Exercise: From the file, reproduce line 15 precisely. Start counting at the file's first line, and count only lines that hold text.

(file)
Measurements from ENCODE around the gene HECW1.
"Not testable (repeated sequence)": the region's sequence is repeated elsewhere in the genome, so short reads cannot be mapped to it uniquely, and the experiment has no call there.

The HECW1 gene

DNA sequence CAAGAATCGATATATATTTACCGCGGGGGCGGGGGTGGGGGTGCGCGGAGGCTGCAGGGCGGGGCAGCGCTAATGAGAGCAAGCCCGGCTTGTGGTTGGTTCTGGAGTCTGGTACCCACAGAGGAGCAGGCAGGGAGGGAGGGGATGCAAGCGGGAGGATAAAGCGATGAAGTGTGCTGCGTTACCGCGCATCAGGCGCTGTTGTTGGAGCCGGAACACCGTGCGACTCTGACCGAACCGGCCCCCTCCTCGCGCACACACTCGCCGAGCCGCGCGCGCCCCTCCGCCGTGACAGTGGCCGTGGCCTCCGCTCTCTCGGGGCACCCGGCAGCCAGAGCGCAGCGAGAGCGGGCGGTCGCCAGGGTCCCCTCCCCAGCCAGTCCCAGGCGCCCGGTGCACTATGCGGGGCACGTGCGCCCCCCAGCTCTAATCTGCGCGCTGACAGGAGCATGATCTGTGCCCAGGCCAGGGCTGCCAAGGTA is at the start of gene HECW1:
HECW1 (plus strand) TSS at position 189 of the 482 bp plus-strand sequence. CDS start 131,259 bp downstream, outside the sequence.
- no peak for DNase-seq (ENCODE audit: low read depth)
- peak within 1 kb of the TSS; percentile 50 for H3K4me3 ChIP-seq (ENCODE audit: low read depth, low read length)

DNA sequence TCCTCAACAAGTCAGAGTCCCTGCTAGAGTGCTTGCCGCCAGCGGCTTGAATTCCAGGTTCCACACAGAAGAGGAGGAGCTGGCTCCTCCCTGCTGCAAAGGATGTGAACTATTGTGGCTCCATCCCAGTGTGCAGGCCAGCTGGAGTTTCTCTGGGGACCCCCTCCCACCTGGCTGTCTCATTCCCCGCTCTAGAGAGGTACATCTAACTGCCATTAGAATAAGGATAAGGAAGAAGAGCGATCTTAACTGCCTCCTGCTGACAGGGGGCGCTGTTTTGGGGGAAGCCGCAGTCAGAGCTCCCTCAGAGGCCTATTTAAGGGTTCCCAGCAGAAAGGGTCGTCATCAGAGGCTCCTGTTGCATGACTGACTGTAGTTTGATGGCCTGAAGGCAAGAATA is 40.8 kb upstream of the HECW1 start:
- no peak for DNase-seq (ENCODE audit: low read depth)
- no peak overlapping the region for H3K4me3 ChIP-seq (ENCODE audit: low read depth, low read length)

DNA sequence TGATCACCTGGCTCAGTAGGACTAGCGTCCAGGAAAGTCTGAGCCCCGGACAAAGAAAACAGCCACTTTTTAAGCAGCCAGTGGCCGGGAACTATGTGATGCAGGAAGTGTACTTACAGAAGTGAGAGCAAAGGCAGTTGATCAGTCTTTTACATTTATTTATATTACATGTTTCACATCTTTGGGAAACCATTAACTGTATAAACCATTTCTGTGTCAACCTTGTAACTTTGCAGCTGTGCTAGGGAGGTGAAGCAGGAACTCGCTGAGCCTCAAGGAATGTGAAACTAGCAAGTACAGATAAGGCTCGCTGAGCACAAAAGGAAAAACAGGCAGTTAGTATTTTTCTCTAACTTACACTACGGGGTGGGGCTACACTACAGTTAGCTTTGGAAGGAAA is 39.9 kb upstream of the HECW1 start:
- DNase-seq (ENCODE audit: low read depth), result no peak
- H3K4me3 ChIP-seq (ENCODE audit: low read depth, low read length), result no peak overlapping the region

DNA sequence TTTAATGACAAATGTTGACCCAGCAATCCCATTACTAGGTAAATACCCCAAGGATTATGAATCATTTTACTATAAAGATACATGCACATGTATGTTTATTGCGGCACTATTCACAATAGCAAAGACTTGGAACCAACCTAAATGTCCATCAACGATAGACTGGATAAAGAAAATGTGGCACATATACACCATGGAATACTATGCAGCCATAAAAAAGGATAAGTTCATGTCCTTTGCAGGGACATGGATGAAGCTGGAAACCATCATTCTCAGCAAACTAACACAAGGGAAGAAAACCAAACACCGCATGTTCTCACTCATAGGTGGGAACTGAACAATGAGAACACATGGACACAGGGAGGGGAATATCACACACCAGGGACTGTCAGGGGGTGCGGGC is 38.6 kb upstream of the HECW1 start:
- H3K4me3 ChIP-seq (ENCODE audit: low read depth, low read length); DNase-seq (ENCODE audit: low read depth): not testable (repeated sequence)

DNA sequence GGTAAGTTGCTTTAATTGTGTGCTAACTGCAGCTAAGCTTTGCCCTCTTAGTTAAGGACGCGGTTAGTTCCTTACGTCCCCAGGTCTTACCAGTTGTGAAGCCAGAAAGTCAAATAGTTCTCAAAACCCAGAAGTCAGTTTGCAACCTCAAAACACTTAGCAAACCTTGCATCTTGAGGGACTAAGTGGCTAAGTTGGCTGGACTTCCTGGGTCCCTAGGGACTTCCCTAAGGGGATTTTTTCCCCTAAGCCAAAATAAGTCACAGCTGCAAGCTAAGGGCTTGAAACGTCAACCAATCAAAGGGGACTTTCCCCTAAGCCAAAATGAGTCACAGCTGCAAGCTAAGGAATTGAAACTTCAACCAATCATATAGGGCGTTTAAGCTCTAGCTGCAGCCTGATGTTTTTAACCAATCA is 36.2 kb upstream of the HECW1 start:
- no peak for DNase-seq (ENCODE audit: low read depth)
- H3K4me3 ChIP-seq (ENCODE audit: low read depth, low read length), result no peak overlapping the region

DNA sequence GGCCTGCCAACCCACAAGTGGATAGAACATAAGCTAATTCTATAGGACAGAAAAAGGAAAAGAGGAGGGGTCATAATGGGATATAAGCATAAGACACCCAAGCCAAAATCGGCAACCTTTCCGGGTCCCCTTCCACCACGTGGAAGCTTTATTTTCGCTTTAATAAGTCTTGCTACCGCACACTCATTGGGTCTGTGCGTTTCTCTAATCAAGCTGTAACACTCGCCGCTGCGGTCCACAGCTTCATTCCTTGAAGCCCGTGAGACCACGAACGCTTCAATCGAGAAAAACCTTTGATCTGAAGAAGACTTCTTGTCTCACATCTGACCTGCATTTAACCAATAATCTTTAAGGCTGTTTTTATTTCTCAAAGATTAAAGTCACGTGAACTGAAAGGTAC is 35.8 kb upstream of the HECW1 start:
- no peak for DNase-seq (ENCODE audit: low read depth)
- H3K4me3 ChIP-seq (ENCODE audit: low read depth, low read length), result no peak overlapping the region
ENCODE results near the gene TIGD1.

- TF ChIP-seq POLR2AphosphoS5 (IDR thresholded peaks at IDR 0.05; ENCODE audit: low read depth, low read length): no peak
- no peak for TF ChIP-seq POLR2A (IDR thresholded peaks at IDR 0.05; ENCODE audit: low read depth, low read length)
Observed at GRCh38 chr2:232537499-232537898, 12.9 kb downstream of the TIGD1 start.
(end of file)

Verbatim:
- H3K4me3 ChIP-seq (ENCODE audit: low read depth, low read length); DNase-seq (ENCODE audit: low read depth): not testable (repeated sequence)